The holidays were coming up and Mandy Moore had no idea what to get the man she had been dating for a couple of months. Instead of guessing, the single mom and hairstylist decided just to ask him.
She figured he’d request a homemade dinner or a special date.
When he gave her a list of presents, she panicked: Was she supposed to choose one? Or, gasp, did he expect her to buy everything? Caught in the grip of holiday gift anxiety, Moore did what seemed the only safe thing: She bought him everything.
“He wanted a jacket from Old Navy, cologne that was like $70, and all of these other things,” said Moore, of Meridian, Idaho. “I thought he must have spent beaucoup bucks on me, so even though I’d pretty much already gone through my Christmas funds, I bought it all.”
When the day came to exchange gifts, she felt pretty foolish. “He got me a jogging outfit, like a Sporty Spice track outfit — something I’d never wear,” she said. “And here I was with seven or eight boxes” for him.
Stress over holiday giving is a trap many people fall into, said Raymond Crowel, a clinical psychologist and vice president for research and practice at the National Mental Health Association, in Alexandria, Va.
“People think that somehow they’re going to find the perfect gift for everyone on their list, or even just for their mate,” Crowel said. “We spend an enormous amount of time running around for that, and the closer we get to holiday time it’s in the panic mode.”
In fact, finding the perfect gift is a fantasy, he said.
“There’s tremendous pressure to buy a gift that says, ’I know you so well I know exactly what you want,”’ Crowel said. “That’s a sure setup for failure. ... It’s a danger to try to convey more with a gift than you’ll be able to convey — that’s what words are for.”
Instead, he said, focus on the giving, not the gift.
Kristin Johnson, who supervises a day-care center in Camas, Wash., said she always wished she could get her husband, J.J., “a boat or a four-wheeler or something spectacular.” Then she realized that the abundant childhood Christmases she remembers weren’t really about presents. Her favorite memories are the year her mother remarried, or the year her husband proposed.
One Christmas, when she was sick in bed, J.J. stayed up late and decorated the tree — using green twist-ties because he couldn’t find the hooks — so it would be beautiful for her when she awoke.
“It had the tinsel and was all lit up when I woke up — it was almost like he knew how special that was,” she said.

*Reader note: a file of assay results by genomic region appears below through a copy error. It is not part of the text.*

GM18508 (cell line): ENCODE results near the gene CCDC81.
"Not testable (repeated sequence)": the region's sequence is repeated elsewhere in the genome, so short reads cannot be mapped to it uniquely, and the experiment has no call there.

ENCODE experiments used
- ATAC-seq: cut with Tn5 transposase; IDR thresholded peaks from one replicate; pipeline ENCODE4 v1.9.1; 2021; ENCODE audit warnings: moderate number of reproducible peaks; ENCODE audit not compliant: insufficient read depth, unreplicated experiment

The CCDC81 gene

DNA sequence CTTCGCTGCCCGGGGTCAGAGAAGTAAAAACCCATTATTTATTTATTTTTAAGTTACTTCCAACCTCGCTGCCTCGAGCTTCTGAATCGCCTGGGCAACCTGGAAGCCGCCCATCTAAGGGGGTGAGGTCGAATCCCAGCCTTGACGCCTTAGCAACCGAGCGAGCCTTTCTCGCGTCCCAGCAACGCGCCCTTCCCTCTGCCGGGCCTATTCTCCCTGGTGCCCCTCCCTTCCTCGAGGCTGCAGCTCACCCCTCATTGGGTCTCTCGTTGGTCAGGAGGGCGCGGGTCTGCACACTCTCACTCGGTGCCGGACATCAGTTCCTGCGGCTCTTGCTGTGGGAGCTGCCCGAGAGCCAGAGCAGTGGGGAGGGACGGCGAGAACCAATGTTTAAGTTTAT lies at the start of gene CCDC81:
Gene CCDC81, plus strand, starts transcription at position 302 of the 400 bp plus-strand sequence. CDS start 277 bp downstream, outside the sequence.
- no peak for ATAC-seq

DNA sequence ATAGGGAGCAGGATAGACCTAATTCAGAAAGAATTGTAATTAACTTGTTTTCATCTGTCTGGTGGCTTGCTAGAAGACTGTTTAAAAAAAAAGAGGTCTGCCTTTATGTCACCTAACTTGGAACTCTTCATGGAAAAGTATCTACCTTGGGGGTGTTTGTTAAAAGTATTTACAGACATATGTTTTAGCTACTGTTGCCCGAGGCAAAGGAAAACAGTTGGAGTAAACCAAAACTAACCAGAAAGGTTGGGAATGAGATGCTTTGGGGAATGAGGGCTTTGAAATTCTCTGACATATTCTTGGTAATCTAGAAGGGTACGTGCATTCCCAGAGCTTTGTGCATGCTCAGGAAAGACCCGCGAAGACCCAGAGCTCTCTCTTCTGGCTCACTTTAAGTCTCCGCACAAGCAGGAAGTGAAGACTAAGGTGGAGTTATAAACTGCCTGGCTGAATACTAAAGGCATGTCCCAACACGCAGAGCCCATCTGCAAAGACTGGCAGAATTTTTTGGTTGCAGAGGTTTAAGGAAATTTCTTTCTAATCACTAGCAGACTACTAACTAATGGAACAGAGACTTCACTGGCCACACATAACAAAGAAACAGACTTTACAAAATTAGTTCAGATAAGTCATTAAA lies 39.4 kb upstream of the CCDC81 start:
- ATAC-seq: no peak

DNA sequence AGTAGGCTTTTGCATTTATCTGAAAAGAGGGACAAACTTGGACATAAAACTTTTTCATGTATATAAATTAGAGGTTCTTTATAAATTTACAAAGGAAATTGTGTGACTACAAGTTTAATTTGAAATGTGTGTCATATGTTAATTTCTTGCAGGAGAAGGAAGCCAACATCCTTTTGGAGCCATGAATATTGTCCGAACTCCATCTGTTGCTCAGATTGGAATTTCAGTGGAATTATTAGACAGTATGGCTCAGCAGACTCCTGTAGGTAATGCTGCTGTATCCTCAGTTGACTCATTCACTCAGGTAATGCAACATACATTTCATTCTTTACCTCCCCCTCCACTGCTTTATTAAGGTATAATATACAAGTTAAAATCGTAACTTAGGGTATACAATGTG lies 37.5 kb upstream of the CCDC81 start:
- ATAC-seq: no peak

'Gift-giving should be enjoyable'Buying a great present doesn’t require a huge budget or detective skills, said Elaine Rodino, a psychologist in Santa Monica, Calif.
“Think about the other person, what their lifestyle is like. Are they casual or formal, natural organic people or not? Gift-giving should be enjoyable, and about the person you’re giving the gift to,” Rodino said.
How to avoid falling prey to holiday gift anxiety?
1. Think about what you’re trying to convey.
“Are you giving gifts to compete or to balance the ledger sheet? To balance the cost of what they gave you? To say, ’I love you from the bottom of my heart or through eternity?’ Or is it to simply say, ’I care,’ and the gift matters less than the thought,” Crowel said.
2. Ditch the notion that the quality of a gift depends on its cost.
“It’s much more the act and the intent that’s important,” said Crowel.
3. Remember: It’s not about you.
“Too often gifts become too much about the giver. They want to have the gift reflect on them in a certain way,” Rodino said. Just picture the recipient instead, she said.
4. If the stress of buying presents is becoming too much, reduce the list of recipients or create a “tiered” list.
“Office partners maybe don’t have quite the level of significance that family has,” Crowel said. “Getting a great personalized gift for 20 people at the office can make you crazy.”
5. If all else fails, try to look beyond the holiday season.
“The anxiety caused by going over budget, especially in January, is pretty significant,” Crowel said.
As for Moore, the hairstylist, she’s treading carefully after last year’s extravagance. The year before, with a previous boyfriend, she had had the opposite problem.
“I didn’t want it to be an ’I-want-to-be-your-wife’ present, and I didn’t want it to be a buddy gift,” she said. So she showed up with something modest, only to find that he and his family “had gotten me every single thing I’d ever mentioned.”
“I’ve under-done it, and definitely overcompensated, and this year I just want to stay single,” she said.